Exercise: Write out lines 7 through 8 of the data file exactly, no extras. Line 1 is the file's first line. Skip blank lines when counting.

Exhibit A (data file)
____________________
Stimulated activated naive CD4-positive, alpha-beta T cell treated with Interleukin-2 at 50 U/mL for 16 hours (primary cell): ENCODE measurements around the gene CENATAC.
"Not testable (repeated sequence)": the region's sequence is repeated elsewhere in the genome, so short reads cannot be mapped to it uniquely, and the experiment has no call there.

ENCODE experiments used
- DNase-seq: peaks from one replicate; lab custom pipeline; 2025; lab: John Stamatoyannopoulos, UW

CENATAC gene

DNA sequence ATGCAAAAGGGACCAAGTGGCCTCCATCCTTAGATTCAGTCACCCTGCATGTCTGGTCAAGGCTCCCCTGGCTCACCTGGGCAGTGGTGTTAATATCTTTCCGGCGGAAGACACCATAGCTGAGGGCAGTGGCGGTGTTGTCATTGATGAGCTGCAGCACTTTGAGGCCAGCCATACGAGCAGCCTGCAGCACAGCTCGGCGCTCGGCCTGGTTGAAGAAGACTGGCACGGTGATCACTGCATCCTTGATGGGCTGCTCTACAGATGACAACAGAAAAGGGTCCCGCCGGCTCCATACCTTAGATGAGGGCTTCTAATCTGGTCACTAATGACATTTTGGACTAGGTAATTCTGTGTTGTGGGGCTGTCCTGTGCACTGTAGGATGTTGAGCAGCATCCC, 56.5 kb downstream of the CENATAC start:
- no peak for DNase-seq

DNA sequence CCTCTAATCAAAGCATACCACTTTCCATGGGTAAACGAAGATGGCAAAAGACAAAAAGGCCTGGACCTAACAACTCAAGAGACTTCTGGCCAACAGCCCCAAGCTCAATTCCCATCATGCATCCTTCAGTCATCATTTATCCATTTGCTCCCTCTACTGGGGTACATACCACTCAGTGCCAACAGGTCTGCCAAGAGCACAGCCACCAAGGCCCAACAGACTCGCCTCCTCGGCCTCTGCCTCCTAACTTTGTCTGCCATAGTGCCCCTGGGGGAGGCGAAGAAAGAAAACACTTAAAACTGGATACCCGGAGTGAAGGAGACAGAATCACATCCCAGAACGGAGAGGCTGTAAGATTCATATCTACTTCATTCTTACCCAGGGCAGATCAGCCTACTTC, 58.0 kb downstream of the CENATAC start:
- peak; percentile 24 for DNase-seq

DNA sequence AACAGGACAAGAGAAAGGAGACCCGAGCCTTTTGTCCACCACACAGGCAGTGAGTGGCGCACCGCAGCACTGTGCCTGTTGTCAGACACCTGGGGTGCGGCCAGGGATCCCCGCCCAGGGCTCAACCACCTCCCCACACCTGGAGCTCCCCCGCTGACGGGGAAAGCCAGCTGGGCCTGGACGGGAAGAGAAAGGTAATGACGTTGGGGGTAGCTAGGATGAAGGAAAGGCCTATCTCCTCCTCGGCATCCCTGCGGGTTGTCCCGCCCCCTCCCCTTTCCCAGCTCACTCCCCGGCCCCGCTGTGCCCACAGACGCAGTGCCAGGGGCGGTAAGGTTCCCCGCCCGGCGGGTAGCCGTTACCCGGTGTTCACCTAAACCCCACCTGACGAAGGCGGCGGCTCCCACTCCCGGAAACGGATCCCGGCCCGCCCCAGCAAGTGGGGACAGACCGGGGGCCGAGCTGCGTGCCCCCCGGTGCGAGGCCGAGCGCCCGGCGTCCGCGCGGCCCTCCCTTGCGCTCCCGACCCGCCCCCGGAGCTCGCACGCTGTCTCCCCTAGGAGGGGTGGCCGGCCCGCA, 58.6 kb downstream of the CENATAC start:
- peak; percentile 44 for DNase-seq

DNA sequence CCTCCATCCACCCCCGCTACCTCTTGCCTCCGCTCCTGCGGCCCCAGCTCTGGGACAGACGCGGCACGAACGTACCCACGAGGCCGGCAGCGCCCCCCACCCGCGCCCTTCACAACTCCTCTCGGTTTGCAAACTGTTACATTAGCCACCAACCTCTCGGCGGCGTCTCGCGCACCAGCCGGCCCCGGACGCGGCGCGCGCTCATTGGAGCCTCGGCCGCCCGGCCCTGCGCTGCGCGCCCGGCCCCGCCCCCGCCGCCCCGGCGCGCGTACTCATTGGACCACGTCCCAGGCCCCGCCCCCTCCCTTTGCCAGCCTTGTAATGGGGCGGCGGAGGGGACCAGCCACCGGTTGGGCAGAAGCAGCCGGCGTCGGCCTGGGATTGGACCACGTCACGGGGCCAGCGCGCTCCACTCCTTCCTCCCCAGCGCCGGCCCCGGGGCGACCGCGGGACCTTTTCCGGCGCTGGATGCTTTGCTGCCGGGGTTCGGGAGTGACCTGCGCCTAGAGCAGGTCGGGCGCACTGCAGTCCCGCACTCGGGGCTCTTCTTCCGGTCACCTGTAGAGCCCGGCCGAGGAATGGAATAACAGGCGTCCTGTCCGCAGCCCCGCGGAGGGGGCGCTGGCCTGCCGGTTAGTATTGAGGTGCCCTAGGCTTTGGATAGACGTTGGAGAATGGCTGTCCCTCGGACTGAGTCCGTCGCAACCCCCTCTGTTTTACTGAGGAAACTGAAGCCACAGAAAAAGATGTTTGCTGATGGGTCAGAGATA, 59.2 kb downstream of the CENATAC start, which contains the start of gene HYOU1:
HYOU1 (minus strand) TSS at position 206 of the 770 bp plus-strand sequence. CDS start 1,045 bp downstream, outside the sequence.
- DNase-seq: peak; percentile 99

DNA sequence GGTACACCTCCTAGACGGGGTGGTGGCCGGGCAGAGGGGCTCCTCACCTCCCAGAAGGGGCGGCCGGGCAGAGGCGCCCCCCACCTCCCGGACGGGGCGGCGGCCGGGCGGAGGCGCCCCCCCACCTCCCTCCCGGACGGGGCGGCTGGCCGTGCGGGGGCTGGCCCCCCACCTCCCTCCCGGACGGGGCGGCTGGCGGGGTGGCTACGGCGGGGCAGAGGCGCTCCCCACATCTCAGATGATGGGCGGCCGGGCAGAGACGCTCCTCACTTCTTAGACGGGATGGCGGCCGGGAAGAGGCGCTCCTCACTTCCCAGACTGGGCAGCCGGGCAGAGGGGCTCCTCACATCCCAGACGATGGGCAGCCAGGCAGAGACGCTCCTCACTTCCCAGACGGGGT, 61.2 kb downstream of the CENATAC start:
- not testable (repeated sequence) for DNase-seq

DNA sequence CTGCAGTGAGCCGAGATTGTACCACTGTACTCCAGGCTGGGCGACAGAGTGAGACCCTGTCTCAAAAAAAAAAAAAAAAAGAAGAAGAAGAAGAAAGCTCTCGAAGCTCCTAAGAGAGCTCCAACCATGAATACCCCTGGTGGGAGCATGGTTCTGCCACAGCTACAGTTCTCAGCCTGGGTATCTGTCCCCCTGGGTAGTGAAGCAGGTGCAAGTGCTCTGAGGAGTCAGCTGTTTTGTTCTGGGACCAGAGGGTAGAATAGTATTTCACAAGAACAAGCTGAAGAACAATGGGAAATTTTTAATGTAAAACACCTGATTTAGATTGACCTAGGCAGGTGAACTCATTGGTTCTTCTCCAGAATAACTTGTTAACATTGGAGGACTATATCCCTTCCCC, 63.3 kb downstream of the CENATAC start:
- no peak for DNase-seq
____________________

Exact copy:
- no peak for DNase-seq

DNA sequence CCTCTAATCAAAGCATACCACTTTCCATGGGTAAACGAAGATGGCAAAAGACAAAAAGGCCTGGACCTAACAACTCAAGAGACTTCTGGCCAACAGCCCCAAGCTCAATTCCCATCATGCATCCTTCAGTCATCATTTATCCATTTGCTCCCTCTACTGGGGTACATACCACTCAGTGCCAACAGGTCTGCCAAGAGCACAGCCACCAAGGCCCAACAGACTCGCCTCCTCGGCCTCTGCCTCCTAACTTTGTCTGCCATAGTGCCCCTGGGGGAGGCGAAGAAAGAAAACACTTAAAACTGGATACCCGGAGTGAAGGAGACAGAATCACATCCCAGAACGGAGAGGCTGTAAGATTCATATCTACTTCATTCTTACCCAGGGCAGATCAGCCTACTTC, 58.0 kb downstream of the CENATAC start: